Even before the ecology became a leading concern of the 21st century, St Barts has tried to preserve its environment. The creation of a marine park, separating and recycling household trash before incineration, cisterns under houses to collect rainwater, incentives to use low-energy light bulbs, protection of the salt flats…all gestures that can be considered the first steps in protecting the ecosystems of the island.
“Les Saint-Barths”, or native islanders, have never forgotten their past and often refer to their lives “in the old days,” before the island became a top tourist destination. They led a simple life, eating fresh fish, and fruits and vegetables cultivated in small gardens, collecting salt from the salt flats, trading necessities with a neighbor, or going to Gustavia to buy basic goods that came in by schooner from Guadeloupe. Even if their lifestyle has greatly evolved, the population remains close to nature, trying to protect the ecosystem of their island. A popular pastime for many is fishing, using the same traditional methods as the island’s professional fishermen, with fish such as red tuna, mahi-mahi, and wahoo still plentiful on the menu and in the waters surrounding the island.
Founded in October 1996, a Marine Park allowed the creation of protected underwater zones around St Barts. Fishing and gathering of certain species (living or dead) is controlled on the shores and underwater throughout the marine park zones. Professional fishing in these areas is strictly regulated and subject to authorization. Two zones are highly protected (Petite Anse, and between Marigot and Petit Cul de Sac) where it is strictly forbidden to fish, anchor, or dive using air tanks, in an effort to create areas for the reproduction and development of marine species. Fishing with a line from a non-anchored boat is authorized in these protected zones, while water-skiing and anchoring are forbidden as well, an exception being mooring in zones specifically equipped. Mooring blocks have been places in the bays of Fourchue, Colombier, and Petit Cul-de-Sac, so that boats can anchor without destroying the ocean bottom. At authorized dive sites, mooring are also in place so that professionals, who pay a local fee, can anchor safely.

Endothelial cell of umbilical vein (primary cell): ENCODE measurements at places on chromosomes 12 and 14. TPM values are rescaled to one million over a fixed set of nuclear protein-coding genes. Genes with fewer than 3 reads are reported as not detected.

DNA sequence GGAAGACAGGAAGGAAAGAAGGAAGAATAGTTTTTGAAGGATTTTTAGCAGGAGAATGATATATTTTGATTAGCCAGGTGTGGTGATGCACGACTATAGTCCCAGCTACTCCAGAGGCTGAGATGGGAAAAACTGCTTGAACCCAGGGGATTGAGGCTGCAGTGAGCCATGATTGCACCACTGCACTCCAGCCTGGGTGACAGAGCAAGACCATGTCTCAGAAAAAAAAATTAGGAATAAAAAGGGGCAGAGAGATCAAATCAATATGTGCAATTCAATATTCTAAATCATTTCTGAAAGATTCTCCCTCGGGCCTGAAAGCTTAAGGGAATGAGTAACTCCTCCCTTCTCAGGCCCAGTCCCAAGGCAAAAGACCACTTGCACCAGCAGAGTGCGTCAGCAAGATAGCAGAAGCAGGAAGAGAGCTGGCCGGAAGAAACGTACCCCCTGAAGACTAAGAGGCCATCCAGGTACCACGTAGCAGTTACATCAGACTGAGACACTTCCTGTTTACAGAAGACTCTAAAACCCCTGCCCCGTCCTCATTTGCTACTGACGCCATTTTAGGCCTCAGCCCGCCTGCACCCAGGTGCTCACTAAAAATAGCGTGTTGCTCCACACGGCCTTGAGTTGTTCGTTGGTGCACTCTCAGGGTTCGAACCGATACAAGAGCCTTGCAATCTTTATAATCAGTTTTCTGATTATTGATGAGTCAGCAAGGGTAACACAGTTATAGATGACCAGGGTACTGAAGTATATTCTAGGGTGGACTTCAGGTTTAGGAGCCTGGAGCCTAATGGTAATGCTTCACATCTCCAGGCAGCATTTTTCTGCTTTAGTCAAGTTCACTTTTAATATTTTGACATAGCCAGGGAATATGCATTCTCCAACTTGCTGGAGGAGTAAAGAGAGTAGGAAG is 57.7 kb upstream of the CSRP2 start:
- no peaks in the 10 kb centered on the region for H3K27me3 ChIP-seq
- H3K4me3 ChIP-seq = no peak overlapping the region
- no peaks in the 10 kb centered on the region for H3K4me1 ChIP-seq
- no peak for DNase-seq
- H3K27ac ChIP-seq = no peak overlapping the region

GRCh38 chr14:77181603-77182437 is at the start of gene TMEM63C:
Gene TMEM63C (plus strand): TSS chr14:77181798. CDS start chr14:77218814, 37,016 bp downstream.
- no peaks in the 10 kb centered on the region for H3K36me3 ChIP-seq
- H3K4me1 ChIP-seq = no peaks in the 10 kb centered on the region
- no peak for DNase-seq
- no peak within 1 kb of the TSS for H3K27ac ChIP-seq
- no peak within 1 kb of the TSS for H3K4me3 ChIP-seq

In 1998, St Barts became the first island in the Caribbean to institute a recycling program for household trash, which is burned in a modern incineration that needs European standards. The steam it produces is used for the desalination of water, a high-tech system not used elsewhere in the Antilles. No trash is thrown into the ocean: that which cannot be burned is stockpiled and sent to Europe by barge for recycling. At a recent territorial council meeting, it was voted to use low-energy lamps for all public lighting. And finally, the council will offer financial aid for the installation of solar water heaters and solar panels to encourage individual homeowners to embrace energy conservation.
St. Barths has joined its sister islands of the Caribbean in their attempt to protect their marine resources. The decree of creation of St. Barths' Marine Reserve was signed, in Paris, on October 10, 1996 by the Prime Minister of France and the French Minister of Environment, making it the 132nd natural reserve of France.